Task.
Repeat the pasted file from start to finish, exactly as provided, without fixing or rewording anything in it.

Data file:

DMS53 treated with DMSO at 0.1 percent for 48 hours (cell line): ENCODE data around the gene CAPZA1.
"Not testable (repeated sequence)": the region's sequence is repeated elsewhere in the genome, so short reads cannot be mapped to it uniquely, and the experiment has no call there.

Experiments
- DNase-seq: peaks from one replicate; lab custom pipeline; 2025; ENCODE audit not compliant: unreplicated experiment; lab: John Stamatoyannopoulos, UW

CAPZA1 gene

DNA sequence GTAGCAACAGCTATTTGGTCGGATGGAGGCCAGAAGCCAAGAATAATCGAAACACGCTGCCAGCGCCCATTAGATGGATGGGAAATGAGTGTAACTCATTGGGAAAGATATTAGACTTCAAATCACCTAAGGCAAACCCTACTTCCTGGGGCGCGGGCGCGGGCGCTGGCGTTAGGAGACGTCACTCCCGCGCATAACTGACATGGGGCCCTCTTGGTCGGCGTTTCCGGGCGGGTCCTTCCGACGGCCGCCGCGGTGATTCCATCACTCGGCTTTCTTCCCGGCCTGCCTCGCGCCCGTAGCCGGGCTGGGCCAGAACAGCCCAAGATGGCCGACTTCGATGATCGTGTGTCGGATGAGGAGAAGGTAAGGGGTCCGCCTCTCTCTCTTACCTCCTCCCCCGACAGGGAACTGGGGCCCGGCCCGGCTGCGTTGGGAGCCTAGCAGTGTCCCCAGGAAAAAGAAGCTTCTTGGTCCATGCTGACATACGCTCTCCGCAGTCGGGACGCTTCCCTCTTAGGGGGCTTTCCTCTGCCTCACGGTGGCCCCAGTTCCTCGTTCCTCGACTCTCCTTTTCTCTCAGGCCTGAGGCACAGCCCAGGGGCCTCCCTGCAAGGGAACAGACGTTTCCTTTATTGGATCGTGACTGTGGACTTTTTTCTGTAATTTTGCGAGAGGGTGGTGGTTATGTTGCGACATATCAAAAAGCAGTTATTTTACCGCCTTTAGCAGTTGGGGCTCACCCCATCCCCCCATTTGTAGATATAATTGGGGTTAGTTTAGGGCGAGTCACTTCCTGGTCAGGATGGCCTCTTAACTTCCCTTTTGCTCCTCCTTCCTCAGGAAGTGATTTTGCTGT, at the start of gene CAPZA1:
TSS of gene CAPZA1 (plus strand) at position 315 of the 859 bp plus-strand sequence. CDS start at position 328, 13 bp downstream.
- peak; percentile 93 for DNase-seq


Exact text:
DMS53 treated with DMSO at 0.1 percent for 48 hours (cell line): ENCODE data around the gene CAPZA1.
"Not testable (repeated sequence)": the region's sequence is repeated elsewhere in the genome, so short reads cannot be mapped to it uniquely, and the experiment has no call there.

Experiments
- DNase-seq: peaks from one replicate; lab custom pipeline; 2025; ENCODE audit not compliant: unreplicated experiment; lab: John Stamatoyannopoulos, UW

CAPZA1 gene

DNA sequence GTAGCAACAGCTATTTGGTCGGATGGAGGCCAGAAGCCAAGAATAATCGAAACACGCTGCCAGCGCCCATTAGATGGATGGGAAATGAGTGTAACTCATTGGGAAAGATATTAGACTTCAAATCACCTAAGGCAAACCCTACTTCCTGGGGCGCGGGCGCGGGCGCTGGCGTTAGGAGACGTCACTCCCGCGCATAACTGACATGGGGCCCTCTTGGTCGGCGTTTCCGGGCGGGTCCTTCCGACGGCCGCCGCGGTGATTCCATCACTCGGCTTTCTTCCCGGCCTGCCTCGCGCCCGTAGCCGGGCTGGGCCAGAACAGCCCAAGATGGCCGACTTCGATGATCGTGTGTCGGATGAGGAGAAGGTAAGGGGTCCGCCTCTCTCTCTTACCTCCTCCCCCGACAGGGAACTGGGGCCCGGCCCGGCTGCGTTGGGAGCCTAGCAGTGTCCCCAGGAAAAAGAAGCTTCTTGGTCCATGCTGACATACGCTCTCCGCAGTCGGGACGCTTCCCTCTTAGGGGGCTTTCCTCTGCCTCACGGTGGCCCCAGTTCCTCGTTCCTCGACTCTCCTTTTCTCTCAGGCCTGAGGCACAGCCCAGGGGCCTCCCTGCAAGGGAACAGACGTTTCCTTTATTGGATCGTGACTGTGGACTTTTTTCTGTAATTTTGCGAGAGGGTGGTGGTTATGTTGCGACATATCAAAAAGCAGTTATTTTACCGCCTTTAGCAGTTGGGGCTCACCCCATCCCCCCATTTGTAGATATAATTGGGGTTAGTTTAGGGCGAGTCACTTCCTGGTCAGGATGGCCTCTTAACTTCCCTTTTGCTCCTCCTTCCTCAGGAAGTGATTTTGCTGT, at the start of gene CAPZA1:
TSS of gene CAPZA1 (plus strand) at position 315 of the 859 bp plus-strand sequence. CDS start at position 328, 13 bp downstream.
- peak; percentile 93 for DNase-seq